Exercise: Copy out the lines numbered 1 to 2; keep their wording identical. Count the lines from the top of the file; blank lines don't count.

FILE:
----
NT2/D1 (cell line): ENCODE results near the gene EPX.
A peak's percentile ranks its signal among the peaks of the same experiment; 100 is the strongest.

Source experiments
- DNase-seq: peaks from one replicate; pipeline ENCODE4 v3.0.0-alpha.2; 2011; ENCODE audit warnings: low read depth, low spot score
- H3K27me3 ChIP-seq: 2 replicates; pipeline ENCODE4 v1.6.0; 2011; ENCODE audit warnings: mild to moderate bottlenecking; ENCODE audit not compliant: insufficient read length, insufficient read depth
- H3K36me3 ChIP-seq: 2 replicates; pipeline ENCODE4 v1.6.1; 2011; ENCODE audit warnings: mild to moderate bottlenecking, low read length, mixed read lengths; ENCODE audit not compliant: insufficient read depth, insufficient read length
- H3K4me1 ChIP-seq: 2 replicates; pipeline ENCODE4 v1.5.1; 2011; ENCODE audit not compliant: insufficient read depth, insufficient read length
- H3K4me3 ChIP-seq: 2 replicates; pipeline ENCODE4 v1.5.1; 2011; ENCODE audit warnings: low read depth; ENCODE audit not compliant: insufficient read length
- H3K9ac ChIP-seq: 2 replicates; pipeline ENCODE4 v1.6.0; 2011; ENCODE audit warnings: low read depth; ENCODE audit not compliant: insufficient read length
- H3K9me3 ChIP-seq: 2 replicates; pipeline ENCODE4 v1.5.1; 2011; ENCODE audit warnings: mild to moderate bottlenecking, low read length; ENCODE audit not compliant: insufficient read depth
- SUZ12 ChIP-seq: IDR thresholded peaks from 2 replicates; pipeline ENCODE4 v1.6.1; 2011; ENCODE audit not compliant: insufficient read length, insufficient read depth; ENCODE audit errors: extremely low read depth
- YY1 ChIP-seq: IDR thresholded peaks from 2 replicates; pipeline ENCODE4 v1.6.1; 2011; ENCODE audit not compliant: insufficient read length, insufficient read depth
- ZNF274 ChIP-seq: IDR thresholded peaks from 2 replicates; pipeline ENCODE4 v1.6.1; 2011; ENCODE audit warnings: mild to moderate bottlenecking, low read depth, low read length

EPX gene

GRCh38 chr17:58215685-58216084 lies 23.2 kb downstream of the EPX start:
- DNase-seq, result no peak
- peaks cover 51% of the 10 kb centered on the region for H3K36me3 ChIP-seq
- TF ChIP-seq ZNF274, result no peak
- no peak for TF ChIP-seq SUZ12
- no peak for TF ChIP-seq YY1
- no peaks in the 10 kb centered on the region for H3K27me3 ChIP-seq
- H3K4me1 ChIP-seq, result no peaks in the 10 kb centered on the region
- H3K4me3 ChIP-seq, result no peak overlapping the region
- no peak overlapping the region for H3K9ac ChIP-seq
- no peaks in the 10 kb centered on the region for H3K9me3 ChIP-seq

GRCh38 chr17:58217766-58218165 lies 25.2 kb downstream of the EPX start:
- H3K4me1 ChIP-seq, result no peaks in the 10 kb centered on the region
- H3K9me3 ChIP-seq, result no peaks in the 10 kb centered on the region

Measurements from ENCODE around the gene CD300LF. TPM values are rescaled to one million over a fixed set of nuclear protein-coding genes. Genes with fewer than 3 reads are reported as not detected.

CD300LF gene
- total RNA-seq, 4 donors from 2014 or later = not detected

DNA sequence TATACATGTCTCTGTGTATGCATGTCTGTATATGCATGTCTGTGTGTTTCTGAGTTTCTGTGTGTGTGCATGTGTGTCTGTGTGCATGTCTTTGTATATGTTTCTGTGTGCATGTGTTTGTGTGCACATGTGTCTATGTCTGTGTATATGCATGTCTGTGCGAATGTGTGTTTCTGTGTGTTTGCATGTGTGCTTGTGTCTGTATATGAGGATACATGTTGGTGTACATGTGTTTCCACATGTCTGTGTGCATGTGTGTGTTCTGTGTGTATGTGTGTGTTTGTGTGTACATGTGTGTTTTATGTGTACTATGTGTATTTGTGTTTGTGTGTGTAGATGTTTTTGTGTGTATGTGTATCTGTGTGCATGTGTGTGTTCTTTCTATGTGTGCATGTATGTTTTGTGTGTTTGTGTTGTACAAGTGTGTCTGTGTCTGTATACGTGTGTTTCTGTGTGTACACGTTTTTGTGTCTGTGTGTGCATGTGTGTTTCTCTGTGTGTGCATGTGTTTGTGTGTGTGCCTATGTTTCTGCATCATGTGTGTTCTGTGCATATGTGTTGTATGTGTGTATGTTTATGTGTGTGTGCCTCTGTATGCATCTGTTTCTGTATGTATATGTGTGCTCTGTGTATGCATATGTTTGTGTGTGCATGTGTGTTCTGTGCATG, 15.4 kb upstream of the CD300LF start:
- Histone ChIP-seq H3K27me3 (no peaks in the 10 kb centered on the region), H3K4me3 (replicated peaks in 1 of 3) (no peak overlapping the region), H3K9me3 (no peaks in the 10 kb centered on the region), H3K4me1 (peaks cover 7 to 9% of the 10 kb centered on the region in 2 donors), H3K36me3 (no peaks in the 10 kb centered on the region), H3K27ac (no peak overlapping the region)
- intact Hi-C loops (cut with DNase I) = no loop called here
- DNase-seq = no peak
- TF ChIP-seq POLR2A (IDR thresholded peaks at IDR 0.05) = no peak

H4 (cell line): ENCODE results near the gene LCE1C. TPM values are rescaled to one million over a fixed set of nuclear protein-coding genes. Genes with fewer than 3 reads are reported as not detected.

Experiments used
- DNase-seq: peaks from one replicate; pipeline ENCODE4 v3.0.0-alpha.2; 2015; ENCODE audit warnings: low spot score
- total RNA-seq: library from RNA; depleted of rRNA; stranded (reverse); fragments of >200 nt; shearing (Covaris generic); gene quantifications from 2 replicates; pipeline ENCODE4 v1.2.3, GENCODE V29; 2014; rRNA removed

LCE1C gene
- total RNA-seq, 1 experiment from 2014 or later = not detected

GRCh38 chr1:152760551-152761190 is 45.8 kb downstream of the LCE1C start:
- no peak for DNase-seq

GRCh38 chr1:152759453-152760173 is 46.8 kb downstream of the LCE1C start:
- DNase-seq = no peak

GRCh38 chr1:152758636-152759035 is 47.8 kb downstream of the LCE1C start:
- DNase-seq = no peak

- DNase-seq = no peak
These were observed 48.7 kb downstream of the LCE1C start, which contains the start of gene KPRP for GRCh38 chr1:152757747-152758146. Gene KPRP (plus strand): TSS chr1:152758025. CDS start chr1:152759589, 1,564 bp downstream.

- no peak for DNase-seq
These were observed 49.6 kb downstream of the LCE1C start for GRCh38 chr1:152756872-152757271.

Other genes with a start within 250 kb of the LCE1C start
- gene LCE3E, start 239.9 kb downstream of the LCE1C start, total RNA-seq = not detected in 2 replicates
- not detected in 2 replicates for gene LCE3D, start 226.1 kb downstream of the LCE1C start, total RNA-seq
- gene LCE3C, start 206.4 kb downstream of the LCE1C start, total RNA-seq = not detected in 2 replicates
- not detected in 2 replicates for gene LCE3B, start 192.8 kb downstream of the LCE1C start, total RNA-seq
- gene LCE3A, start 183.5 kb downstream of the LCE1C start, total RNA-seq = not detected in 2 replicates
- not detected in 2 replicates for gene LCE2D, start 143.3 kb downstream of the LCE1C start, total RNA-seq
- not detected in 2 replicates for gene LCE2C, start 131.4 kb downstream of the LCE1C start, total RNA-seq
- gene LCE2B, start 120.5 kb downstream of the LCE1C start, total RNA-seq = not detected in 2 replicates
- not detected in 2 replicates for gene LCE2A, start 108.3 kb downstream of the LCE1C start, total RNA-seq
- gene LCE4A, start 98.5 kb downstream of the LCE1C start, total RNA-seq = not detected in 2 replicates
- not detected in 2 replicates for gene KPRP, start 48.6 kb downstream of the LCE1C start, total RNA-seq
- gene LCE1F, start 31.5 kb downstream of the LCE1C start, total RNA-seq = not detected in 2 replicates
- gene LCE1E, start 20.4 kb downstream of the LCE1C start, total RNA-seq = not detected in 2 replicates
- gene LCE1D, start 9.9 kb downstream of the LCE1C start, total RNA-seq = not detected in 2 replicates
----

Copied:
NT2/D1 (cell line): ENCODE results near the gene EPX.
A peak's percentile ranks its signal among the peaks of the same experiment; 100 is the strongest.